Albert Einstein’s handwritten notes for the theory of relativity fetched a record 11.6 million euros (US$13 million) at an auction in Paris. The manuscript had been valued at around a quarter of the final sum. This is the highest ever paid for anything written by Albert Einstein.
The notes contain preparatory work for the physicist’s signature achievement, the speculation of common relativity, which he revealed in 1915.
Calling the notes “without a doubt the most valuable Einstein manuscript ever to come to auction”, Christie’s which handled the sale on behalf of the Aguttes auction house had estimated prior to the auction that it would fetch two to three million euros.
Bids on Tuesday opened at 1.5 million euros and quickly went past the auctioneers’ estimate. After a few minutes two bidders were left, battling it out over the telephone in increments of 200,000 euros. There was no immediate information concerning the identity, or nationality, of the winner. Around 100 collectors and onlookers turned up for the sale, but all bids were made remotely.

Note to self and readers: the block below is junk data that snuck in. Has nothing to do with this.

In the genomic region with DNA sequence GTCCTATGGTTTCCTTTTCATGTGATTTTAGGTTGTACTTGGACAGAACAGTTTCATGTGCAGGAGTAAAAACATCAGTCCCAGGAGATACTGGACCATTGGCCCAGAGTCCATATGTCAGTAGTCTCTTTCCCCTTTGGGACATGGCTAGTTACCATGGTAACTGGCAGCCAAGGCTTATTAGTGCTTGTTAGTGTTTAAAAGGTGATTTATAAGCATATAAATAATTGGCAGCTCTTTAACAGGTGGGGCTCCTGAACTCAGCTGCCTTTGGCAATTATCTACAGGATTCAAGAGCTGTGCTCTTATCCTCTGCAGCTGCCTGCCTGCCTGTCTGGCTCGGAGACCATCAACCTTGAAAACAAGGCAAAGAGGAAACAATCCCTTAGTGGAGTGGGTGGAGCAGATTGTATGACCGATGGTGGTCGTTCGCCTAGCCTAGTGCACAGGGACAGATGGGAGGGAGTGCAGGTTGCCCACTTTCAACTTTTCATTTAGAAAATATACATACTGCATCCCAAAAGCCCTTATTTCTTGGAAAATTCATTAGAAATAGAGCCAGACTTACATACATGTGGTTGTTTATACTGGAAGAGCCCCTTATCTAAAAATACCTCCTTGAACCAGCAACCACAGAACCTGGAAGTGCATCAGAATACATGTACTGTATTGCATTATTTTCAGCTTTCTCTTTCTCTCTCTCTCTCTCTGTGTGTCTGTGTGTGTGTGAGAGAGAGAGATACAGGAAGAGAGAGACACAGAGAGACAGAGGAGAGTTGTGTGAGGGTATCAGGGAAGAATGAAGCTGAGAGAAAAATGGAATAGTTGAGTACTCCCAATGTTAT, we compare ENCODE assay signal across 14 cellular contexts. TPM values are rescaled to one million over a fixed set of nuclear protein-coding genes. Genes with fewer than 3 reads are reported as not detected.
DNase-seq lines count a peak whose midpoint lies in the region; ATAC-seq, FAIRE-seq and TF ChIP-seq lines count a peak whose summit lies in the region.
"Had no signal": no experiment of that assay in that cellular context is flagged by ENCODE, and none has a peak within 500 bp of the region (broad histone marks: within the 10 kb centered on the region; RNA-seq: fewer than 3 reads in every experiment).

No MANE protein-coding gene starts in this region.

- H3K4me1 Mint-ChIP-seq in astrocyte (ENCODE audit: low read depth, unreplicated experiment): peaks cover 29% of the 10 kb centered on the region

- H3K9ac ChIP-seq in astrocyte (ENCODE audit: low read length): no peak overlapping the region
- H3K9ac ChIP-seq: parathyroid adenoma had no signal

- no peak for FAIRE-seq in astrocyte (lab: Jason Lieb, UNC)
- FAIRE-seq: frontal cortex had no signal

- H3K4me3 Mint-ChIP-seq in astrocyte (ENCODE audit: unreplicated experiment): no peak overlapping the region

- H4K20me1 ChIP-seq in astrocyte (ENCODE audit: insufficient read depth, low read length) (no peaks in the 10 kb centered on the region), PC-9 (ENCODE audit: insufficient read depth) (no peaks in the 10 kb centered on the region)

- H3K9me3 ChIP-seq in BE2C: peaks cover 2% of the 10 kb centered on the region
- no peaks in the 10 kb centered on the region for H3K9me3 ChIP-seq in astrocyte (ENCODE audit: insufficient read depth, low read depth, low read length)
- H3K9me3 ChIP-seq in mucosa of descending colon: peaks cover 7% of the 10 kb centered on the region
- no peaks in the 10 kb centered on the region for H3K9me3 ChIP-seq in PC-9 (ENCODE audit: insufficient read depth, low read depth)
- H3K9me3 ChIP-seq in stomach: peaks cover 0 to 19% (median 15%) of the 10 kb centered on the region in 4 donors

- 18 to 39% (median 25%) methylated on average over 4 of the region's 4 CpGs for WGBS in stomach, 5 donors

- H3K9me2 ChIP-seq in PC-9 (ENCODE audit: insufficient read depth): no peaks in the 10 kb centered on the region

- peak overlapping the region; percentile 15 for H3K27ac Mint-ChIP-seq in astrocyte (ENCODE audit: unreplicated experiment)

The 54-page document sold Tuesday was handwritten in 1913 and 1914 in Zurich, Switzerland, by Einstein and his colleague and confidant, Swiss engineer Michele Besso. In 1913, Besso and Einstein “attacked one of the problems that had been troubling the scientific community for decades: the anomaly of the planet Mercury’s orbit. This initial manuscript contains “a certain number of unnoticed errors”. Once Einstein spotted them, he let the paper drop, and it was taken away by Besso.
Einstein made major contributions to quantum mechanics theory and won the Nobel physics prize in 1921.
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